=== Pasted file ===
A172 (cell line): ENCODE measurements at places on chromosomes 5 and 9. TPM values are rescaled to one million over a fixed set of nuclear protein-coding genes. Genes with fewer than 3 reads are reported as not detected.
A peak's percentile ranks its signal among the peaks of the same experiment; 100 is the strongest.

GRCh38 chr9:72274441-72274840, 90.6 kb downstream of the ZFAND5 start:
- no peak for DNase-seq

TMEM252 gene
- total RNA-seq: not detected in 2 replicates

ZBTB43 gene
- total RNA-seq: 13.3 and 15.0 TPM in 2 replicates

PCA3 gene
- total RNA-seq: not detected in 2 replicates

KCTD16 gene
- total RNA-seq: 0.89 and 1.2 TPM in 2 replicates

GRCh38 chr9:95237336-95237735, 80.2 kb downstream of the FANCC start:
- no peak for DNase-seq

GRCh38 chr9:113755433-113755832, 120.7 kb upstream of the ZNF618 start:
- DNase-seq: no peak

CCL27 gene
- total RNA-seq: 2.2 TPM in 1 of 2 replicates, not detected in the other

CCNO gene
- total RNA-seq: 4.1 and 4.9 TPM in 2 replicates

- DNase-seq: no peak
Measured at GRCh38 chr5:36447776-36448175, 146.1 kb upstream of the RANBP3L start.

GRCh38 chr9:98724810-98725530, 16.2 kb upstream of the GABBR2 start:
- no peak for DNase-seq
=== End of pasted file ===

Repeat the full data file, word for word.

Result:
A172 (cell line): ENCODE measurements at places on chromosomes 5 and 9. TPM values are rescaled to one million over a fixed set of nuclear protein-coding genes. Genes with fewer than 3 reads are reported as not detected.
A peak's percentile ranks its signal among the peaks of the same experiment; 100 is the strongest.

GRCh38 chr9:72274441-72274840, 90.6 kb downstream of the ZFAND5 start:
- no peak for DNase-seq

TMEM252 gene
- total RNA-seq: not detected in 2 replicates

ZBTB43 gene
- total RNA-seq: 13.3 and 15.0 TPM in 2 replicates

PCA3 gene
- total RNA-seq: not detected in 2 replicates

KCTD16 gene
- total RNA-seq: 0.89 and 1.2 TPM in 2 replicates

GRCh38 chr9:95237336-95237735, 80.2 kb downstream of the FANCC start:
- no peak for DNase-seq

GRCh38 chr9:113755433-113755832, 120.7 kb upstream of the ZNF618 start:
- DNase-seq: no peak

CCL27 gene
- total RNA-seq: 2.2 TPM in 1 of 2 replicates, not detected in the other

CCNO gene
- total RNA-seq: 4.1 and 4.9 TPM in 2 replicates

- DNase-seq: no peak
Measured at GRCh38 chr5:36447776-36448175, 146.1 kb upstream of the RANBP3L start.

GRCh38 chr9:98724810-98725530, 16.2 kb upstream of the GABBR2 start:
- no peak for DNase-seq